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Tuesday 17 October 2023

‘The Last Remains’ by Elly Griffiths

Published by Quercus
2 February 2023.
ISBN: 978-1-52940-971-0 (HB)

I’ve followed Ruth Galloway’s career, both professional and personal, ever since I first discovered her nearly fourteen years ago. Imagine my dismay, then, when I learned that The Last Remains brings the adventures of this most relatable of heroines to a close.

It’s a book to be read slowly – but not because the prose is dense, or the story is meaty; like everyone in the series, it’s complex, witty, visual, full of interesting characters, everything that makes fiction engaging and readable and leaves you wanting more. This time I didn’t want to get to the end because it really was the end. I’m going to allow myself one spoiler, which will be a relief to Ruth’s multitude of fans: she doesn’t die. That’s not how Elly Griffiths has wrapped things up. In fact, despite that firm declaration on the cover, the door is still very slightly ajar for future cases. 

All the usual suspects are there; Ruth of course, Nelson, their daughter Kate, Cathbad the druid, now recovering very slowly from his near-death from Covid in the last book, and the varied bunch of family, friends, colleagues and police officers’ we aficionados have come to know and love, or not, as the case may be. And there’s a body, or rather a skeleton, discovered behind a wall in a cafe: old bones, which are Ruth’s speciality in her role as forensic archaeology consultant to the police. It turns out to belong to an archaeology student who went missing more than twenty years ago, and as the case progresses, one can’t help feeling that if DCI Nelson had been around at the time there would have been a proper investigation with the right outcome.

As it is, Nelson and the team find plenty of suspects even more than two decades later, and Elly Griffiths does an excellent job of pointing the finger first at one then at another. She places clues with her usual subtle deftness, wraps up a suspenseful subplot involving Cathbad with a wonderfully tense episode, and keeps the reader, at least this one, guessing until the big reveal at the last possible moment. In addition, there’s plenty of mystery of the will-they-won’t-they kind, not to mention a highly topical university-based strand, in the ongoing story of Ruth and Nelson’s relationship. And all I’m saying about that is they’re both still there at the end.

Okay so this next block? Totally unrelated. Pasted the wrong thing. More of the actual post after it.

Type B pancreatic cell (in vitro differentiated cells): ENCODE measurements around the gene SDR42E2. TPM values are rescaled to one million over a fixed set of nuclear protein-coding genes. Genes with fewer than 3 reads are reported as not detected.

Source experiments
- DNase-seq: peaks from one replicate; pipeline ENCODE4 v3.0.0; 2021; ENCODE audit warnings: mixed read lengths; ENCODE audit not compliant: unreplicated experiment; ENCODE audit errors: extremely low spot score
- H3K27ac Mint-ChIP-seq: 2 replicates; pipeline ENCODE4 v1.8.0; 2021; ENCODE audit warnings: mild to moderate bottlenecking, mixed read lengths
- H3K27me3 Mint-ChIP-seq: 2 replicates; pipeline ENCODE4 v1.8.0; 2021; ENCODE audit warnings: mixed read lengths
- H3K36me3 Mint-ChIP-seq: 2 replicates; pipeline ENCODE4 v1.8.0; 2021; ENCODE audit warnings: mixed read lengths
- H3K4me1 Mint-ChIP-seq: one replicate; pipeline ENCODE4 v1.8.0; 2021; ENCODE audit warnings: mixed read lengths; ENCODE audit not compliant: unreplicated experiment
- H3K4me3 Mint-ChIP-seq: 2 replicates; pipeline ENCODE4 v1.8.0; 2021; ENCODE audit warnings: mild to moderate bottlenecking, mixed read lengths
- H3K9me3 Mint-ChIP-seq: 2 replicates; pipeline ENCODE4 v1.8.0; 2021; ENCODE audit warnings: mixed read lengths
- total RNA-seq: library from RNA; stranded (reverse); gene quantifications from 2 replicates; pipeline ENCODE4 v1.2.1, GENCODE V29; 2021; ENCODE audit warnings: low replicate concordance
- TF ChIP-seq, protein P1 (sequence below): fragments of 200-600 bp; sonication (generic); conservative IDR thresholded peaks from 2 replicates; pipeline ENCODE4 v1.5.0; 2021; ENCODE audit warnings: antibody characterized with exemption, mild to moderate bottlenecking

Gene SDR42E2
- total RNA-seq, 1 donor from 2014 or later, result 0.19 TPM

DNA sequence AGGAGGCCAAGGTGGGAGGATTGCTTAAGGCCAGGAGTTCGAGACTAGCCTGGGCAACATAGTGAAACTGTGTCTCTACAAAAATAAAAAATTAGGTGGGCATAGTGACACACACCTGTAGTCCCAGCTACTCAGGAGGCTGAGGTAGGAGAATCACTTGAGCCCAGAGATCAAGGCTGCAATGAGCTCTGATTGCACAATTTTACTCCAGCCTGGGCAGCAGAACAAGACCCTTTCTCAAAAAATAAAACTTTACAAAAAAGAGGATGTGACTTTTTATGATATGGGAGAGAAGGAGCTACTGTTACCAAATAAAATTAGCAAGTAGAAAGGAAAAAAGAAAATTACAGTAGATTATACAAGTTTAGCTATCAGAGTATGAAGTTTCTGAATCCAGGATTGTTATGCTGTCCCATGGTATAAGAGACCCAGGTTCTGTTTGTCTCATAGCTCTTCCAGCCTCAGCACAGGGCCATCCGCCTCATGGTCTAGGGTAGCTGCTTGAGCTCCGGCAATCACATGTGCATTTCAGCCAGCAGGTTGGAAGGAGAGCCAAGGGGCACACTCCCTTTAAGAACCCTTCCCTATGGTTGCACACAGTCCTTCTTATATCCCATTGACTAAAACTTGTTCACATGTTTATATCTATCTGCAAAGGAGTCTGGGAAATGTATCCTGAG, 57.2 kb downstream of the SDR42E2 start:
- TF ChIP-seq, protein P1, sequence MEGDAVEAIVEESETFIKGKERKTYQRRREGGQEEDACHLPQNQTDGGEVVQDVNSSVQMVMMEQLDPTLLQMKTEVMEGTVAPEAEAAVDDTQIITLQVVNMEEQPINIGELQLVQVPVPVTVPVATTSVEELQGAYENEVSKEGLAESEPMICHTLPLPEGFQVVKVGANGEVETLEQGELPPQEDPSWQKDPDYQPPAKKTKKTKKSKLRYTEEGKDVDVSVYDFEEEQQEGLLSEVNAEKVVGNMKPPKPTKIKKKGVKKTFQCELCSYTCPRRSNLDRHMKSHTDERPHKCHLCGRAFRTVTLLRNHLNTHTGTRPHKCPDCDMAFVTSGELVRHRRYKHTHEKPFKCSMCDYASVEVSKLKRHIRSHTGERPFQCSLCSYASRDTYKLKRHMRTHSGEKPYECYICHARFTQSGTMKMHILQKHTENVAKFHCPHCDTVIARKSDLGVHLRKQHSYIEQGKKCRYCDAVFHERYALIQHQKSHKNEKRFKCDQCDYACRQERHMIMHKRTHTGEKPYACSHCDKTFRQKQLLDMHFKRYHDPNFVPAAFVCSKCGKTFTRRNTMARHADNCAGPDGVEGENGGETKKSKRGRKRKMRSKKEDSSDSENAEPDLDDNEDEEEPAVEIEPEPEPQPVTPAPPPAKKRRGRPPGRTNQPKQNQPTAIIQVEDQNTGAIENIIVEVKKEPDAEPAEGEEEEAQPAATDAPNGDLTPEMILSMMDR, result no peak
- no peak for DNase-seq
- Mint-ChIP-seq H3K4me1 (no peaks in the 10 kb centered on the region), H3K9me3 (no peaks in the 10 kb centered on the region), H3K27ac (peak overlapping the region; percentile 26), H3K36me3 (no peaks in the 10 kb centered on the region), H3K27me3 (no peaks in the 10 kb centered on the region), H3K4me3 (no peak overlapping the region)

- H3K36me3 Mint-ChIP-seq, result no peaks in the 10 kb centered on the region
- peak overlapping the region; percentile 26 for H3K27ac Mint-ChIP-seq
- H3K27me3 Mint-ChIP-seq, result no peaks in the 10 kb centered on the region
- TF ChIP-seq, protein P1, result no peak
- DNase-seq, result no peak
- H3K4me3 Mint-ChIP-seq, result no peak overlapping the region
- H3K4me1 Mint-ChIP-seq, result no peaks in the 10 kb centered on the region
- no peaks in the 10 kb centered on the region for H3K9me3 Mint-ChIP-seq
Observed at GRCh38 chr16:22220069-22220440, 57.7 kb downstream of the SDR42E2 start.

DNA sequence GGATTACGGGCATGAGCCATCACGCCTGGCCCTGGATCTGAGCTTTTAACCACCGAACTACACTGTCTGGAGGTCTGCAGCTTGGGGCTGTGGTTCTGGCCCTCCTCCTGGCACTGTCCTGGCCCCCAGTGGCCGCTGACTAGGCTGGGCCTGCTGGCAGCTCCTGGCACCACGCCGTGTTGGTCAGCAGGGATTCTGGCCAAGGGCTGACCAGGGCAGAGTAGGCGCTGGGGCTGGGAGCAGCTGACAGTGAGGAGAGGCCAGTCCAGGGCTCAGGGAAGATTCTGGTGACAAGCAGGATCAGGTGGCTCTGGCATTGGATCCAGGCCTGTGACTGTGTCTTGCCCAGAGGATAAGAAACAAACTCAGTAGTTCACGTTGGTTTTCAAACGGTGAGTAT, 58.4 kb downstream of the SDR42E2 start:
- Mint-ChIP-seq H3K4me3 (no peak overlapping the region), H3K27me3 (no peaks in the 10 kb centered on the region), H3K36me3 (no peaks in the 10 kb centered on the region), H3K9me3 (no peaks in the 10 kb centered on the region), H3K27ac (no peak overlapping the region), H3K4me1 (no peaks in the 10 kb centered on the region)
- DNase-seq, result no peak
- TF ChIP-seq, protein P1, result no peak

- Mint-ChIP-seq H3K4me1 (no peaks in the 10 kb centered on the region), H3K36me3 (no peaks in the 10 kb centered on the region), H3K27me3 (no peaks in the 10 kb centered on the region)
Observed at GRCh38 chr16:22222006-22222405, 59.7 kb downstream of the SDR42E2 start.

I shall miss Ruth Galloway, but no doubt Elly Griffiths has other plans. I look forward to watching them unfold.
Reviewer: Lynne Patrick

Elly Griffiths is the author of a series of crime novels set in England’s Norfolk county and featuring forensic archaeologist Ruth Galloway. The first in the series, Crossing Places, earned a good deal of praise both in Griffiths’ native country, England, and in the U.S. The Literary Review termed it “a cleverly plotted and extremely interesting first novel, highly recommended.  Since then, Elly has written fourteen further novels featuring forensic archaeologist Ruth Galloway.  The most recent is The Locked Room. Recently she has written a second series set in the 1950’s featuring magician Max Mephisto and DI Stephens. There are six books in the new series. The Midnight Hour is the latest.

Lynne Patrick has been a writer ever since she could pick up a pen, and has enjoyed success with short stories, reviews and feature journalism, but never, alas, with a novel. She crossed to the dark side to become a publisher for a few years and is proud to have launched several careers which are now burgeoning. She lives in Oxfordshire in a house groaning with books, about half of them crime fiction.

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